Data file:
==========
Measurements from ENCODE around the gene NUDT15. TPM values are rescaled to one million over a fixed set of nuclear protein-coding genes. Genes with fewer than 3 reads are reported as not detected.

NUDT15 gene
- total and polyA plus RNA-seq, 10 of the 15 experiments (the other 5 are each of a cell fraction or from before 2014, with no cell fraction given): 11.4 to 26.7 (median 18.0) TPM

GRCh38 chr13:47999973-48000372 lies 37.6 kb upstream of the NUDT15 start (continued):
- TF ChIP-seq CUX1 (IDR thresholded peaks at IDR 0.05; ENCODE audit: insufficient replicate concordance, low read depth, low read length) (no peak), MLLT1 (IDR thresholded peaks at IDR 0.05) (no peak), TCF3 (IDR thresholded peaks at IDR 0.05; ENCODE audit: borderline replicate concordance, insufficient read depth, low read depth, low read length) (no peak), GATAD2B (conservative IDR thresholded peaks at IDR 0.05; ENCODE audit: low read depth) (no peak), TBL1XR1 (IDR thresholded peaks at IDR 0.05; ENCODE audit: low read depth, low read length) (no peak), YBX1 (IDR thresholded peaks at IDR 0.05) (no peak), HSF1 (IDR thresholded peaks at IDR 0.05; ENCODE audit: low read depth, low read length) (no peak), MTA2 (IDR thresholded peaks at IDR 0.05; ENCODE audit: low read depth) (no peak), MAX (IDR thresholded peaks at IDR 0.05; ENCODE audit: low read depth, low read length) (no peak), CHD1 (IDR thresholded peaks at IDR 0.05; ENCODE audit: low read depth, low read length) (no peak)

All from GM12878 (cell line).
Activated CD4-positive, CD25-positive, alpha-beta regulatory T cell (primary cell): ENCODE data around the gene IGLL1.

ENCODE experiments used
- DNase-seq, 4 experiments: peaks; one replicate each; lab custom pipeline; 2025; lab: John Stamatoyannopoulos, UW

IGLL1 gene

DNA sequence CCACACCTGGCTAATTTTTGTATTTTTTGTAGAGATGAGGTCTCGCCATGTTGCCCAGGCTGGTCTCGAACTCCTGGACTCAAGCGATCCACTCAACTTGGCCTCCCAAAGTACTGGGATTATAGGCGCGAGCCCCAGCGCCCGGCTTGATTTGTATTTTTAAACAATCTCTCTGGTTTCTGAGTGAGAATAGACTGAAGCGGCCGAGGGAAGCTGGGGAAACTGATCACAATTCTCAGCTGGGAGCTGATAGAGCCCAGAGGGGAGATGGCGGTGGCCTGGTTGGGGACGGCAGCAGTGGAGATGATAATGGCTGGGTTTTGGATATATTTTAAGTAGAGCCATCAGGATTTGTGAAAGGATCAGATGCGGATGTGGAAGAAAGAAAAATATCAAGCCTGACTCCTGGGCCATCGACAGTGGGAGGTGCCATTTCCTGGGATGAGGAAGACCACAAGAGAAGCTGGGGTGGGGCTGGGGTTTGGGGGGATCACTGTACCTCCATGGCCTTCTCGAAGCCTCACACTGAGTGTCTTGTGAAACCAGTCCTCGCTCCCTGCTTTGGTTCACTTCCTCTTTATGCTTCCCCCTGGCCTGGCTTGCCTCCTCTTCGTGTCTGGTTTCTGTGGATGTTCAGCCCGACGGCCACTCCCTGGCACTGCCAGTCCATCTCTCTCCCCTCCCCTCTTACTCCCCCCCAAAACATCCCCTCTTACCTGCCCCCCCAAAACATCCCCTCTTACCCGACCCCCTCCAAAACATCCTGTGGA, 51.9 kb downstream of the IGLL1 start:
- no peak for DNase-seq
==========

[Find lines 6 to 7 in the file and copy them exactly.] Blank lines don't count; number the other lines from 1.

All from GM12878 (cell line).
Activated CD4-positive, CD25-positive, alpha-beta regulatory T cell (primary cell): ENCODE data around the gene IGLL1.